The Compact Crossover Battle: Chevy Equinox LTZ vs. Nissan Murano SL

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  • Test vehicles MSRP:
    Equinox: $32,925
    Murano: $39,255

    Seating Capacity: 5 occupants

    Standard Safety Features:
    Equinox LTZ: airbags; ABS; traction control; a tire pressure monitoring system; a rear vision camera system and a rear park assist system

    Murano SL: airbags; ABS; traction control; electronic brake distribution; and a tire pressure monitoring system

    Standard and Optional Features Included:

    Equinox LTZ: 18-inch wheels; leather (heated front) seats; power seats; sliding/reclining rear seat; tilt-and-telescopic steering; cruise control; automatic rearview mirror; OnStar turn-by-turn radio-activated navigation system; power programmable liftgate; a forward collision alert system; and a lane departure warning system

    Murano SL: 18-inch wheels; power seats; memory driver’s seat; leather (heated) front seats; leather heated steering wheel; tilt-and-telescopic steering; dual-zone automatic temperature control; keyless push button starter; dual panel sunroof; automatic headlights; power liftgate; and a navigation system with real-time traffic and weather

    Standard Audio:

    Equinox LTZ: 8-speaker AM/FM//CD Player with 3-month XM satellite radio subscription

    Murano SL: 9-speaker Bose AM/FM/CD and dual speaker subwoofer with 3-month XM satellite radio subscription

    Bumper-to-Bumper Warranty:
    Equinox: 3-year/36,000 miles
    Murano: 3-year/ 36,000 miles

    Powertrain Warranty:
    Equinox: 5-year/100,000 miles
    Murano: 5-year/60,000 miles

    Bluetooth Compatibility:
    Equinox LTZ: Yes
    Murano SL: Yes

    MP3 Capability:
    Equinox LTZ: Yes
    Murano SL: Yes

    ipod Capability:
    Equinox LTZ: No
    Murano SL: Yes

    Standard Engine/Horsepower:
    Equinox LTZ: 3.0-liter, 6-cyl./264-hp
    Murano SL: 3.5-liter, 6-cyl./260-hp

    Recommended Fuel:
    Equinox: Regular
    Murano: Premium    

    Standard Fuel Mileage:
    Equinox LTZ: 17-city/24-highway
    Murano SL: 18-city/24-highway

    Cargo Volume:
    Equinox LTZ: 31.5 cu. ft.
    Murano SL: 31.6 cu. ft.

    What’s New:

    Equinox: The current-generation Equinox received its last major overhaul in 2009. Since then, GM has made minor tweaks along the way, keeping the vehicle fresh. For the 2012 model year, the Equinox adds a new seven-inch touchscreen with a USB port. Also all Equinoxs now include blind-spot mirrors. And as far as tech features, the Equinox is now available with a lane-changing departure warning system, a standard back-up camera in upgraded trim levels, Bluetooth connectivity and Chevy’s Mylink system, which integrates smartphones with Pandora and Stitcher. Furthermore, the compact crossover also receives new shoes for the model year, a set of 18-inch chrome wheels are available on higher end trim levels.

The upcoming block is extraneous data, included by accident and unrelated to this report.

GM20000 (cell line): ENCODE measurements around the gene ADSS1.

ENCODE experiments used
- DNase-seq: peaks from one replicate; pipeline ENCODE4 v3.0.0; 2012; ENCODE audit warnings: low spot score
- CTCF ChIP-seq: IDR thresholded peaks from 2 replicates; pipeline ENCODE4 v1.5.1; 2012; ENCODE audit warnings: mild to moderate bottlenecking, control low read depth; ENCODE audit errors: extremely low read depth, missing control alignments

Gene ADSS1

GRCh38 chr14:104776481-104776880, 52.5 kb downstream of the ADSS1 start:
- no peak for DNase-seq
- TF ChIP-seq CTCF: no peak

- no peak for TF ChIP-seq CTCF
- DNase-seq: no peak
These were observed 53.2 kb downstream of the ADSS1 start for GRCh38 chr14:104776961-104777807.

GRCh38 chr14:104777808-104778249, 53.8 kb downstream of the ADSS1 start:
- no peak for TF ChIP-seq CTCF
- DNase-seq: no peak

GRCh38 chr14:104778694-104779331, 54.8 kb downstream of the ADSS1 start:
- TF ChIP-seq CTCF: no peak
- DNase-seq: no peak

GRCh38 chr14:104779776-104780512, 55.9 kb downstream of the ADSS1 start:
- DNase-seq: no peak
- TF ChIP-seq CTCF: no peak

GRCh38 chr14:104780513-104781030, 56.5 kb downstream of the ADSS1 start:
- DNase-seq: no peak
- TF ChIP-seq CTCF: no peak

Murano: The curvaceous crossover received a mid-cycle overhaul during the 2011 model year. Besides the mid-year refresh, a high-end Platinum edition is added to the line up for the 2012 model year. With this new premium trim package, buyers can expect 20-inch alloy wheels, which will not only improve the overall look, but the ride, too.

    The Verdict:  Both crossovers offer a car-like ride, seating for five and loads of high-tech gadgets. With that being the case, there are a number of factors that differentiate both rides. For instance, unlike the more angular exterior design of GM’s Equinox, the curvaceous Murano offers a stylish flair with its swoopy-like design. And, while the Chevy offers a more traditional design, consumers who snap-up the vehicle can expect to save fuel too. Buyers who opt for the Chevy will find that the Equinox requires unleaded fuel, while the Nissan Murano requires premium fuel. Conversely, the premium fuel in the Nissan only garners a slight improvement in fuel economy. For the life of us, we don’t understand why Nissan requires premium fuel in its 6-cylinder in a day and time where consumers are penny pinching.

    Moreover, while the Chevy Equinox was outfitted with GM’s signature OnStar system, which includes a 6-month voice-activated, turn-by-turn navigation system, the high-end vehicle trim we reviewed lacked an optional navigation system. Unfortunately, once the 6-months are up, buyers will have to fork out extra money to renew the turn-by-turn voice-activated direction system, live without it or rely on their smartphone (or some other type of gadget.)

    And, unless one is purely driven to buy the Nissan, one can manage to get a well-equipped Chevy for about $6,000 less than the Murano. With that price differential, the Chevy adds a lane departure alert warning system and a forward collision alert system, both a first in this segment. These high-tech safety features are only available in the Chevy when buyers opt for the six-cylinder engine.

    Overall, both vehicles offer a lot of bang for the buck. In some cases, pricing for these compact crossovers bump-up against crossovers like Kia’s Sorrento, which offers seven-passenger seating, leather, a six-cylinder engine and dual sunroofs for a hair under $34,000. So as one can tell, this is a buyers market for those seeking an alternative to cars, minivans and traditional truck-like SUVs.

    Competition:  Ford Escape, GMC Terrain, Honda CR-V, Hyundai Tucson and Kia Sportage
     


    Jeff Fortson is an auto analyst and editor of a car-buying website for women and minorities. To learn more about his popular car-buying workshop and/or to price a new-vehicle, drive on over to JeffCars.com. Follow him http://twitter.com/#!/JeffCars/.

     

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